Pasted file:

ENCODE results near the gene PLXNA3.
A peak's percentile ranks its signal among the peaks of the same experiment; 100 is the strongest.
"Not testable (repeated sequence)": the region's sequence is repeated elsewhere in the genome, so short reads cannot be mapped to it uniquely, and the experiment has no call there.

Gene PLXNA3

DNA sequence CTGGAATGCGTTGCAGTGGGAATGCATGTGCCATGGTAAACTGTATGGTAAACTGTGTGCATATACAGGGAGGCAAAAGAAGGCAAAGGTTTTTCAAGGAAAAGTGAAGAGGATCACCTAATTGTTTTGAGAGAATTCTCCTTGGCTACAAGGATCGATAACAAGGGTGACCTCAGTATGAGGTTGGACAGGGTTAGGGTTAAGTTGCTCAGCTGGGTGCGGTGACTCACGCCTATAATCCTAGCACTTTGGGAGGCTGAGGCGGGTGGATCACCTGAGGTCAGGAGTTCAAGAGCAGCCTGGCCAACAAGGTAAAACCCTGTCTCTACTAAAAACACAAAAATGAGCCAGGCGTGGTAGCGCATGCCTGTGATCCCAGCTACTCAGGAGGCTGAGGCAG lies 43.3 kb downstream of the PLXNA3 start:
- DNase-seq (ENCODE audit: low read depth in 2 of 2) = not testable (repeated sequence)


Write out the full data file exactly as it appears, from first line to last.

ENCODE results near the gene PLXNA3.
A peak's percentile ranks its signal among the peaks of the same experiment; 100 is the strongest.
"Not testable (repeated sequence)": the region's sequence is repeated elsewhere in the genome, so short reads cannot be mapped to it uniquely, and the experiment has no call there.

Gene PLXNA3

DNA sequence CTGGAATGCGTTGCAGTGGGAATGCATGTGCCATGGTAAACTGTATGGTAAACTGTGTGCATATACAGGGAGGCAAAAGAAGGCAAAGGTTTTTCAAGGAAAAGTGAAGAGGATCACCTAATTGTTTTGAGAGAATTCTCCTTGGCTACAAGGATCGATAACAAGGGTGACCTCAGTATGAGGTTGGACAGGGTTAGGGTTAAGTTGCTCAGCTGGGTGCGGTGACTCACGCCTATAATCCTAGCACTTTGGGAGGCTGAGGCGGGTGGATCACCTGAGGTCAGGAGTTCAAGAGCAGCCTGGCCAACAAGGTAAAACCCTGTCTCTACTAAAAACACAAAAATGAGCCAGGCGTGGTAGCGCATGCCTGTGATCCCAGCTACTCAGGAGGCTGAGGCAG lies 43.3 kb downstream of the PLXNA3 start:
- DNase-seq (ENCODE audit: low read depth in 2 of 2) = not testable (repeated sequence)